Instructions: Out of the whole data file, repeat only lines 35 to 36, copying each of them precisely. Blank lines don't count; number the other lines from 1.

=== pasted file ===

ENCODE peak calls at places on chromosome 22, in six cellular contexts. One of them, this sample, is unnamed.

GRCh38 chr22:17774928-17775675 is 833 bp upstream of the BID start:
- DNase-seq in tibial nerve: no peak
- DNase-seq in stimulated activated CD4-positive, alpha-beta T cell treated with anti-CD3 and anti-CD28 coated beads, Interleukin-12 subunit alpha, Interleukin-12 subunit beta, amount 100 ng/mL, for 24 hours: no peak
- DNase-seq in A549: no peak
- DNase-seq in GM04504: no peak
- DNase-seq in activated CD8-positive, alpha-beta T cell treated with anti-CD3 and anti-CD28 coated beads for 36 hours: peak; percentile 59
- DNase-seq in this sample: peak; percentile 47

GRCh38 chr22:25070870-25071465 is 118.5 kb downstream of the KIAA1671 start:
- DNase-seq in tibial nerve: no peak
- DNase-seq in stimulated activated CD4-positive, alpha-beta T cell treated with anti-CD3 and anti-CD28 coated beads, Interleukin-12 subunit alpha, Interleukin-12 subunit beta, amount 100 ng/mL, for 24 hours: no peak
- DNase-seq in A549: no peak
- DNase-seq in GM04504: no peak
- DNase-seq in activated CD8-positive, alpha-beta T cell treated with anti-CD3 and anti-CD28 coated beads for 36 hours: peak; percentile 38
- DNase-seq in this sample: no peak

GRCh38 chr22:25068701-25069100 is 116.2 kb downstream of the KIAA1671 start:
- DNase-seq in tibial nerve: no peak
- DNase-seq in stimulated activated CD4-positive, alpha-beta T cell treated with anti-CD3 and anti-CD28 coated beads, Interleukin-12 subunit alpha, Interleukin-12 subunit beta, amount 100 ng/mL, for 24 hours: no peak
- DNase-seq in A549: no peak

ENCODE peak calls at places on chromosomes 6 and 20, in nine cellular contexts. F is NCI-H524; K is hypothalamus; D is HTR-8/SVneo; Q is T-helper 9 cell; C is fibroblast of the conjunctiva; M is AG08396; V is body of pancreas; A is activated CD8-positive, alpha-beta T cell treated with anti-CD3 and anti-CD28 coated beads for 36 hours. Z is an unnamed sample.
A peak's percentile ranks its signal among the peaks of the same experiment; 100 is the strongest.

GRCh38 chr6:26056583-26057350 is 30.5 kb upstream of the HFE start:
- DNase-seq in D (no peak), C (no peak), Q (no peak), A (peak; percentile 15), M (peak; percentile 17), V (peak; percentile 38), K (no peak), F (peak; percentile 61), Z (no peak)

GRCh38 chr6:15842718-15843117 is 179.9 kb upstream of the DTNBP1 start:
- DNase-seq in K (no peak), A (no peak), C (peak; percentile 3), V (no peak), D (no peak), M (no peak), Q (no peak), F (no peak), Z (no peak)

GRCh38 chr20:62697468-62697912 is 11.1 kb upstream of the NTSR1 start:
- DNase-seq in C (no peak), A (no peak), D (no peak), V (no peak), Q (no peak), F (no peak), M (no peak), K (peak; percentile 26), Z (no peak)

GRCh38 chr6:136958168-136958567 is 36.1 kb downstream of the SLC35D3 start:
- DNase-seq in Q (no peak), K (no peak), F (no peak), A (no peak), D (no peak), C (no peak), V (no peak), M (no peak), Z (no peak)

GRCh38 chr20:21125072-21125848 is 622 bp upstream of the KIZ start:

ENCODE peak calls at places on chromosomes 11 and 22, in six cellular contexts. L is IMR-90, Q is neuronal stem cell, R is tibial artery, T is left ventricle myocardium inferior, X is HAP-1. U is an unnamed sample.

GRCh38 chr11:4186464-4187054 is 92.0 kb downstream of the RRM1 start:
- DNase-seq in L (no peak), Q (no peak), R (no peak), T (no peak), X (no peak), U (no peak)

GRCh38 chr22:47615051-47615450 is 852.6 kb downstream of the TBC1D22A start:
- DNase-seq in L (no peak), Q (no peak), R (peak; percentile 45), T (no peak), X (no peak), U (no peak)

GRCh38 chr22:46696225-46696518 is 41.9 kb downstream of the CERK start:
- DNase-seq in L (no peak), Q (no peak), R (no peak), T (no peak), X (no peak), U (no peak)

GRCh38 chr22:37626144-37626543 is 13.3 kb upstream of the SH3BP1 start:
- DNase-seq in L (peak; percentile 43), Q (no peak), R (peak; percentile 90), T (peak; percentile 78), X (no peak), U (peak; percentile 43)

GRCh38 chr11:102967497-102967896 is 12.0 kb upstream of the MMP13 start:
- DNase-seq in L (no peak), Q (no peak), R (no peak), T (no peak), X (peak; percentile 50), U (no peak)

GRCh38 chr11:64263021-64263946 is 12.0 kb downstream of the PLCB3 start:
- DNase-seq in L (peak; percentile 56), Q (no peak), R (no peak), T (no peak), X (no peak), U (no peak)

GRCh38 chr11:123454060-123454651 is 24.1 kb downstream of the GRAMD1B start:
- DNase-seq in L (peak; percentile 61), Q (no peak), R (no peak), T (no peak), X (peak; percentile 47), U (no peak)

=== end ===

- DNase-seq in L (no peak), Q (no peak), R (peak; percentile 45), T (no peak), X (no peak), U (no peak)

GRCh38 chr22:46696225-46696518 is 41.9 kb downstream of the CERK start: